Dax ran his fingers lightly over his tattoo. Had he felt it move? He stared at her for a moment before he answered.



anita said...

Wow, Kate! What an incredible excerpt! I have to get this book! :-) A rebel demon for a hero? YUM.

Thanks so much for the insight into being patient, working hard, and growing a career.

It's so great to have an agent who believes in your work yet has the savvy to help you find your footing when you get off the path a bit, isn't it? That can make all the difference in a successful partnership and career.

Good luck with the new series!

lynnrush said...

Wow. What a fantastic story. Glad you shared it. Congrats and I agree with Anita...great excerpt!

s.w. vaughn said...

Kate, I think I love you. I will definitely be picking up DemonFire!

Don't ever stop being you, okay? You're awesome. :-)

Donna Lea Simpson said...

Thanks so much for sharing, Kate! It's great to hear success stories, especially those that *aren't* overnight!!


Wendy Marcus said...

Hi, Kate!
I'm not much of a paranormal romance reader, and yet I love your Wolf Tales books. Good luck with your new series. The first book out today did you say?!?!?!

Edie Ramer said...

What a great excerpt! And thanks for sharing your story. I'll be buying DemonFire.

Kate Douglas said...

Good morning--It's 6:30 here in California and I'm headed down the hill to town--promised to puppysit the grandog while the kids are in Disneyland, but I wanted to respond before I take off (And hopefully I'll have Internet when I get there) but thank you Anita! Dax turned out to have so many levels I didn't expect, but that's where the joy of discovery comes into writing. And yes, Jessica has been fantastic about keeping me focused. I've a typical creative brain--which means it's atypical as hell. Tends to wander. She's very focused!

Thanks, Lynn--if you get the book, I hope you enjoy the rest of the story as much!

LOL...thanks, SW. I'm stuck with me. Sometimes that's okay, other times I keep trying to escape. hasn't worked yet!

Donna, if this was "overnight," it's been a DAMNED long night! But, I honestly think I'm enjoying it more because it took so long to reach this point. I've really learned to appreciate each small success, as well as the generous people who helped me get here.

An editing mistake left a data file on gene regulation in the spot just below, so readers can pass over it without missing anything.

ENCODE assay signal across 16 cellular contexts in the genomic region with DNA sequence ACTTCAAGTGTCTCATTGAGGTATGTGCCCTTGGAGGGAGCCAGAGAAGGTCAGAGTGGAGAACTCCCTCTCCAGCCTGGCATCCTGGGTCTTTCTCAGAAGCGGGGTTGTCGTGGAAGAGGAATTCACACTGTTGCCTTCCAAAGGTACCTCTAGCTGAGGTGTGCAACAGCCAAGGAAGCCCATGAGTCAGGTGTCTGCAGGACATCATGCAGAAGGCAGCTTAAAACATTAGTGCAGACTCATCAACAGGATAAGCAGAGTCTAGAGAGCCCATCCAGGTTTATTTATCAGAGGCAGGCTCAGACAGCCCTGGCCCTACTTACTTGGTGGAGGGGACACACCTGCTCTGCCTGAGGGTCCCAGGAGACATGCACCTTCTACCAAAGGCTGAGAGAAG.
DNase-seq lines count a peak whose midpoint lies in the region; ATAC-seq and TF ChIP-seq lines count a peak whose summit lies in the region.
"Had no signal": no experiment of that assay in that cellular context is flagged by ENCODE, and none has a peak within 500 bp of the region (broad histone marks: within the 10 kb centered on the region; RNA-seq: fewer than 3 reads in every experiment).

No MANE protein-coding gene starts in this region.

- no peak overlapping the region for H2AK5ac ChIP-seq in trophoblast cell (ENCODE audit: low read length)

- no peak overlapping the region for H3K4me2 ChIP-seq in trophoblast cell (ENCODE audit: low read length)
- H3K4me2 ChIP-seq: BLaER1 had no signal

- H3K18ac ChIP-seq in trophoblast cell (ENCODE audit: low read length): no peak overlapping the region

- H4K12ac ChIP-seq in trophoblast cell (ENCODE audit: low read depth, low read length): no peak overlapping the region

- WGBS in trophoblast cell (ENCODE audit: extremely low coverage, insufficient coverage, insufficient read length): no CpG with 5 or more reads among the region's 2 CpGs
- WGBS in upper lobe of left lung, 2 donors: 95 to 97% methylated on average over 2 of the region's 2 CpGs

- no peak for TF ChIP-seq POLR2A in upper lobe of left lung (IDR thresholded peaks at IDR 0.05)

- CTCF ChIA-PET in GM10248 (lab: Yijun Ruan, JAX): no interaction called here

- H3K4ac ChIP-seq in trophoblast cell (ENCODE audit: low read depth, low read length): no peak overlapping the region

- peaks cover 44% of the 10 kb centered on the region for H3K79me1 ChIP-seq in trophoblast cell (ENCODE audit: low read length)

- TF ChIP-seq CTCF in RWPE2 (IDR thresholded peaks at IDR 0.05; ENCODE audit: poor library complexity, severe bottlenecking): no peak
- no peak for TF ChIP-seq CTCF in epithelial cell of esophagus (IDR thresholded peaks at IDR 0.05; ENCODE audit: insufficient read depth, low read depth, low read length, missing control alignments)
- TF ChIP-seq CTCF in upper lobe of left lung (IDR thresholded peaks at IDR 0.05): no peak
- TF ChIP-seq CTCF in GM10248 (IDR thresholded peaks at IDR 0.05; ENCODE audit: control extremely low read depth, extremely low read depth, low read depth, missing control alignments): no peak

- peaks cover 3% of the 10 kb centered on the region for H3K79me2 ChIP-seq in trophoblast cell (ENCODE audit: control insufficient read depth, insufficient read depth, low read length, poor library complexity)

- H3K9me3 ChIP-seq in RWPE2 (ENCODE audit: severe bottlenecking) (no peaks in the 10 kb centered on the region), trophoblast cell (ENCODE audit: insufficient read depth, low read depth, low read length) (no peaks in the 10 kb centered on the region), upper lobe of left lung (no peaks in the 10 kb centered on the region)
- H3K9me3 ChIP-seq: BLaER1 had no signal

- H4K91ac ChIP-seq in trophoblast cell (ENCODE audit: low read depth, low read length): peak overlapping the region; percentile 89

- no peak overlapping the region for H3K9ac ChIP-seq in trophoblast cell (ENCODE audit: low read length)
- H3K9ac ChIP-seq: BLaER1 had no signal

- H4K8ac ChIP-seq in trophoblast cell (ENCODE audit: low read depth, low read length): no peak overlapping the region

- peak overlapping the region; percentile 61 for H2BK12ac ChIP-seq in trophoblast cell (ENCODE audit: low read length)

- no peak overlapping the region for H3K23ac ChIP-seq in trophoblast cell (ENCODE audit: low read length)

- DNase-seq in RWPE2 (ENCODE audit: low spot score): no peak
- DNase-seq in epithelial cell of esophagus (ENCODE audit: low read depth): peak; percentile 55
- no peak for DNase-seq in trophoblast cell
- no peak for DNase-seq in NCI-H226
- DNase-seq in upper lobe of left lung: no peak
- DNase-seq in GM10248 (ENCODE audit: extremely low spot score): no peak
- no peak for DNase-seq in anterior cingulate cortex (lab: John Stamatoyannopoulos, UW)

Thank you Wendy--Wolf Tales has been so much fun. I just finished writing Wolf Tales 11 last night, and once again ended up with a story I didn't expect. Those characters have all taken on lives of their own. They're definitely a hoot to work with, and I'm already getting that seem "feel" for my DemonSlayers characters. So much fun to get to know them.

Thank you, Edie.I do hope you enjoy it. Now I need to shut down, but I'll be checking in in a few hours. If anyone has any questions, I promise to answer as soon as I get settled in at Sarah's house. Talk to you later!

Steph Damore said...

Awesome post Kate. I'm so glad Jessica turned the reigns over to you for the day. I can't imagine how excited you must be for the release and I applaud your determination. Congrats!

Madeline Mora-Summonte said...

Congratulations on the new release, Kate!

And thank you so much for sharing your journey with us. You've given me a much needed dose of inspiration and encouragement!

christicorbett said...

October of last year I had a question about blurbs and Kate was more than generous with her advice. I was amazed an author like her took the time to explain blurbs and other promotional things in such great detail to a nobody like me.

I really enjoyed reading her story today and can assure you if you buy her books you are supporting a really great person!

Kate, thanks again!


Anonymous said...

I have read the book and I'm going nuts for the next one in this series. I'm so happy for you Kate and you deserve it with so much glee.


Shelley Sly said...

Kate, thank you so much for sharing all of this with us, and congratulations on your new release! This was a pleasure to read, and your excerpt looks fantastic.

Anonymous said...

I am traveling a little over thirty miles today to make a trip to Barnes and Noble I will be getting Demonfire and letting you know how great it was in the next couple days. I will take a photo and facebook you. Have a great release day Kate
Jennifer Cochran

Robena Grant said...

Coolness! Loved the excerpt. Congratulations, Kate, and I'll definitely buy DemonFire.

I've been writing for ten years and have reached the point of total frustration several times, but like you did in those early days, I keep on trying.

One question I have, you mentioned the term writing a "big book" and this happened to me with an Australian romantic adventure story I'd written. I'd submitted to an editor after a conference, it went quickly from 3 chapters to a request for a full, then came back as "unfortunately this could not be a big book" and of course my silent answer was hell then make it a small book. Ha ha.

So, the question is what makes a big book, did you ever find out? Is it the writing style, the concept, the structure, something so entirely different it's mind blowing, a fabulous and different voice, what?

Mira said...

Kate, what a great blog post. It strikes me that it's hard to write about one's own journey in a way that others will find compelling - and you totally pulled it off.